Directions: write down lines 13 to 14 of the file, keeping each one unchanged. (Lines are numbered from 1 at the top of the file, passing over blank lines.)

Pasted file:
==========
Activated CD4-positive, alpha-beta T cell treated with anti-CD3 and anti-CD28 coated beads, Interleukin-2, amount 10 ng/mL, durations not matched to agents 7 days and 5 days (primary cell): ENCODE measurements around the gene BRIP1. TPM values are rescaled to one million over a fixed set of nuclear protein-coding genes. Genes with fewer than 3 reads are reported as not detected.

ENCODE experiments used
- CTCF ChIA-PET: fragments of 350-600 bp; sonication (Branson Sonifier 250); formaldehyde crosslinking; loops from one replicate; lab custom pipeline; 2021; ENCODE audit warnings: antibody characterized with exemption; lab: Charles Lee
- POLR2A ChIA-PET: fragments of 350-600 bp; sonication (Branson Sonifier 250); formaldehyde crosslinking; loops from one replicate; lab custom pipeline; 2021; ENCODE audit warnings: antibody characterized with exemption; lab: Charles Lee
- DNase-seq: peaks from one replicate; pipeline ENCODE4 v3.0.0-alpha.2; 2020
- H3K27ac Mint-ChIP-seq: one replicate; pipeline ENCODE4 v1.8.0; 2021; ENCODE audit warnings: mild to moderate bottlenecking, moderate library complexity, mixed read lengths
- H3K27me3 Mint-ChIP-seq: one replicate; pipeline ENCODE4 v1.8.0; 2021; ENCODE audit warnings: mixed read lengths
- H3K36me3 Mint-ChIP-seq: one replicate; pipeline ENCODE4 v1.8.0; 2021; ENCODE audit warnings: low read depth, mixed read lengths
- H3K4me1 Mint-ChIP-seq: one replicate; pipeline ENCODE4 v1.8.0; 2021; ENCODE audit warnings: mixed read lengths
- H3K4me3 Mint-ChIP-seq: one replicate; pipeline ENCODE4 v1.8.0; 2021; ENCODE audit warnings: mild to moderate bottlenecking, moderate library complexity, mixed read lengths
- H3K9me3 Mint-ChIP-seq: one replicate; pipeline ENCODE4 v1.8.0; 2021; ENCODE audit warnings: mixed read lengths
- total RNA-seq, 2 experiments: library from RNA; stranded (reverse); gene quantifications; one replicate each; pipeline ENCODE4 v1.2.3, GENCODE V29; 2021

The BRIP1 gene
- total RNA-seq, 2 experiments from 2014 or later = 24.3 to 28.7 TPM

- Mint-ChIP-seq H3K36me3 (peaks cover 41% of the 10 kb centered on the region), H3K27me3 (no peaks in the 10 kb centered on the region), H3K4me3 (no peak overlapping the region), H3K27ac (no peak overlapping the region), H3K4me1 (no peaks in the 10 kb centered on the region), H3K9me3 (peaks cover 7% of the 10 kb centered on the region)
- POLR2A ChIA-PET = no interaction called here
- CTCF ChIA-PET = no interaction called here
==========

The BRIP1 gene
- total RNA-seq, 2 experiments from 2014 or later = 24.3 to 28.7 TPM